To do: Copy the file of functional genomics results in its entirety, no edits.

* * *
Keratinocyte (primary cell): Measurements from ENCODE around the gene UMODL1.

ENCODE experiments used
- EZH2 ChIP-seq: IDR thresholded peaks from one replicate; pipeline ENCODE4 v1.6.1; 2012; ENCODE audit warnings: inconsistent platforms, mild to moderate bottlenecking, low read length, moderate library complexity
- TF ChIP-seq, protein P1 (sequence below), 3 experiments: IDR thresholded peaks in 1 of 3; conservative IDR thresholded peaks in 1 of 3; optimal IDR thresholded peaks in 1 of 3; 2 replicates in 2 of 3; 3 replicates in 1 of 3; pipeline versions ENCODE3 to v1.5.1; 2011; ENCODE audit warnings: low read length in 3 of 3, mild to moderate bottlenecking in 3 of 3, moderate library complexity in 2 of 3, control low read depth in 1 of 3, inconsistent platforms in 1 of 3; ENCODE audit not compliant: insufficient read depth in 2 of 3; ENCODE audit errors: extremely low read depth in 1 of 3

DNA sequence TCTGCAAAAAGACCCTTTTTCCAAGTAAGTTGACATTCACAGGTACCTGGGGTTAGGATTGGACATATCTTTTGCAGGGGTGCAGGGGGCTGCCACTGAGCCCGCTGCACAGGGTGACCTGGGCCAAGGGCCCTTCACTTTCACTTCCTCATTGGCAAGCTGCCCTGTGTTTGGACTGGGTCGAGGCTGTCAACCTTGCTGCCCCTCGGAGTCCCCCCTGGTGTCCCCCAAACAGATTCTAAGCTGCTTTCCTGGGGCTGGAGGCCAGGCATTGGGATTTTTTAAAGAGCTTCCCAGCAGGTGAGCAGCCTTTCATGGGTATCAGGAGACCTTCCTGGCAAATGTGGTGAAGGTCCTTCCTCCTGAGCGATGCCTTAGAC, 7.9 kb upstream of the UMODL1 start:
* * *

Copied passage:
Keratinocyte (primary cell): Measurements from ENCODE around the gene UMODL1.

ENCODE experiments used
- EZH2 ChIP-seq: IDR thresholded peaks from one replicate; pipeline ENCODE4 v1.6.1; 2012; ENCODE audit warnings: inconsistent platforms, mild to moderate bottlenecking, low read length, moderate library complexity
- TF ChIP-seq, protein P1 (sequence below), 3 experiments: IDR thresholded peaks in 1 of 3; conservative IDR thresholded peaks in 1 of 3; optimal IDR thresholded peaks in 1 of 3; 2 replicates in 2 of 3; 3 replicates in 1 of 3; pipeline versions ENCODE3 to v1.5.1; 2011; ENCODE audit warnings: low read length in 3 of 3, mild to moderate bottlenecking in 3 of 3, moderate library complexity in 2 of 3, control low read depth in 1 of 3, inconsistent platforms in 1 of 3; ENCODE audit not compliant: insufficient read depth in 2 of 3; ENCODE audit errors: extremely low read depth in 1 of 3

DNA sequence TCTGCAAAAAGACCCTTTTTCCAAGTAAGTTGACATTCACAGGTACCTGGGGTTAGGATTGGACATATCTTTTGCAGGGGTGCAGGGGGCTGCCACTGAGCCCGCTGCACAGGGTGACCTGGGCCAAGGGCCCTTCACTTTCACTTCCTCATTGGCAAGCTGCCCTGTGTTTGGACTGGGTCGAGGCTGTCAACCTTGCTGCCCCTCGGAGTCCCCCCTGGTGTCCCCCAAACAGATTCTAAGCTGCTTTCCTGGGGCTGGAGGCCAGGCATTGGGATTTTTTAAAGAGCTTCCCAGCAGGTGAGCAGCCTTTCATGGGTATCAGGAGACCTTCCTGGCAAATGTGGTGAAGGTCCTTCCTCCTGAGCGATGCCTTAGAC, 7.9 kb upstream of the UMODL1 start: